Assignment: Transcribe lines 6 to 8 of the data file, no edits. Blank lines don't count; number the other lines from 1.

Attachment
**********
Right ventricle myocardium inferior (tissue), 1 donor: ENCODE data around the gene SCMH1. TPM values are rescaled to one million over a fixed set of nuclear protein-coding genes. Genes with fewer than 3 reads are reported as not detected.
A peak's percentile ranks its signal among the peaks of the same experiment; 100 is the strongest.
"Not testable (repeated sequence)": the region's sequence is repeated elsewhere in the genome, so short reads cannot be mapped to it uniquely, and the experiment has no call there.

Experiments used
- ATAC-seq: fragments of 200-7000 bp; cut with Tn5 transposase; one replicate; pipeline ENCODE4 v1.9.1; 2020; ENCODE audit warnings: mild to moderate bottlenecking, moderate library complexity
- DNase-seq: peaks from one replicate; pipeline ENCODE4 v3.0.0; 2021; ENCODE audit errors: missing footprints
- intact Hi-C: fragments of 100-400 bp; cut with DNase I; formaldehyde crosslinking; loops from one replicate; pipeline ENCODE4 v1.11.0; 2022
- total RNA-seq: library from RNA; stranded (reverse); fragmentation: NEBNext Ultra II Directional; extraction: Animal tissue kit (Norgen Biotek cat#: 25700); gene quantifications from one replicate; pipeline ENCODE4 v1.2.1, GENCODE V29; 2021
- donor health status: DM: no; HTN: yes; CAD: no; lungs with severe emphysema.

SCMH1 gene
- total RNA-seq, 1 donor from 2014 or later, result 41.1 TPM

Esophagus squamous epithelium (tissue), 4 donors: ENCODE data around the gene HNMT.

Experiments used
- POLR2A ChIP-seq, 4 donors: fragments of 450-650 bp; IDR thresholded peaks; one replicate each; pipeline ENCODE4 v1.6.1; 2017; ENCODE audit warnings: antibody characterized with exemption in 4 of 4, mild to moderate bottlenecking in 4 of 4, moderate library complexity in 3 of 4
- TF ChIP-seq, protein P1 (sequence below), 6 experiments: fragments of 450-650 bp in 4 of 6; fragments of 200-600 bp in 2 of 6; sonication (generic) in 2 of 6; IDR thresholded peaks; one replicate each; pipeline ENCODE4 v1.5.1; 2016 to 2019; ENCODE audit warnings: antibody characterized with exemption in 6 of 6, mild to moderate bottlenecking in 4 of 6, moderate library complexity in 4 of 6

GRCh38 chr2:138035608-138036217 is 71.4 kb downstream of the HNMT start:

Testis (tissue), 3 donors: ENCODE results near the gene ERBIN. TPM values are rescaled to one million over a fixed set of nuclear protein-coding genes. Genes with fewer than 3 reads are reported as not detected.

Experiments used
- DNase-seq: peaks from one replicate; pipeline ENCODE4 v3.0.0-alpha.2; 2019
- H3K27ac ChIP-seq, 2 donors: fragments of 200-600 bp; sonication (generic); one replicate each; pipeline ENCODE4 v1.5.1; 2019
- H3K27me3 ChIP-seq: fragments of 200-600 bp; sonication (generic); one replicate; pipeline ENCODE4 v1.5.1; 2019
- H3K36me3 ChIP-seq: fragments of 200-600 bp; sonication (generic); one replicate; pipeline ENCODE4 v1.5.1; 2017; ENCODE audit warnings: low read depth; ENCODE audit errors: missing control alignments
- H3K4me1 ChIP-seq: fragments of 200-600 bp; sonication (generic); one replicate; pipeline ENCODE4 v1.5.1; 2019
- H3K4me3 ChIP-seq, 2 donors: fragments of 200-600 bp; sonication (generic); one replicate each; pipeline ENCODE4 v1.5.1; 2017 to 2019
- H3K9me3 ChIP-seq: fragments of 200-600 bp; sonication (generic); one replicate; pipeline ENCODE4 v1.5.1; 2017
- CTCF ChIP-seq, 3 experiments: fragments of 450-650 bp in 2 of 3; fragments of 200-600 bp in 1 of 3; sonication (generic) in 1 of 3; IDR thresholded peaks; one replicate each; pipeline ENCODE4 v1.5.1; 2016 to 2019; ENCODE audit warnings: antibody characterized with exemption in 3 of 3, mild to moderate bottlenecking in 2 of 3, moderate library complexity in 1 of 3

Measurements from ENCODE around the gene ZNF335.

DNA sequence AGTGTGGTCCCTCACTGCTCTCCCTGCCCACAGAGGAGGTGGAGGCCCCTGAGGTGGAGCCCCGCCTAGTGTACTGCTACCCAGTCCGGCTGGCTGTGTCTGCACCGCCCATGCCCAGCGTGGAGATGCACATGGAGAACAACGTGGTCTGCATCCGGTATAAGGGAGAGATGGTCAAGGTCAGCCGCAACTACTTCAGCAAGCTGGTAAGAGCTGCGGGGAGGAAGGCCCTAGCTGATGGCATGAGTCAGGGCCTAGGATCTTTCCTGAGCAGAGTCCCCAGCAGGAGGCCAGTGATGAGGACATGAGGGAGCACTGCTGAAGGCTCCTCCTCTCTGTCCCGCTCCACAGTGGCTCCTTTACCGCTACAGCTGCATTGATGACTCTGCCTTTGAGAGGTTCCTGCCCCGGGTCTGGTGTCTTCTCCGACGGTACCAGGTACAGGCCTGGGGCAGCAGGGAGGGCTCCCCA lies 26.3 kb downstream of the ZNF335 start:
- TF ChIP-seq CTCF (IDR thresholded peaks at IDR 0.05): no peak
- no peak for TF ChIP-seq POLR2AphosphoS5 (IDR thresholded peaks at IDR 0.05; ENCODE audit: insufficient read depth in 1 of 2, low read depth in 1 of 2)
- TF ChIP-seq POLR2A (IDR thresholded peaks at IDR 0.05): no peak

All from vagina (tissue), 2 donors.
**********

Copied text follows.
- DNase-seq: peaks from one replicate; pipeline ENCODE4 v3.0.0; 2021; ENCODE audit errors: missing footprints
- intact Hi-C: fragments of 100-400 bp; cut with DNase I; formaldehyde crosslinking; loops from one replicate; pipeline ENCODE4 v1.11.0; 2022
- total RNA-seq: library from RNA; stranded (reverse); fragmentation: NEBNext Ultra II Directional; extraction: Animal tissue kit (Norgen Biotek cat#: 25700); gene quantifications from one replicate; pipeline ENCODE4 v1.2.1, GENCODE V29; 2021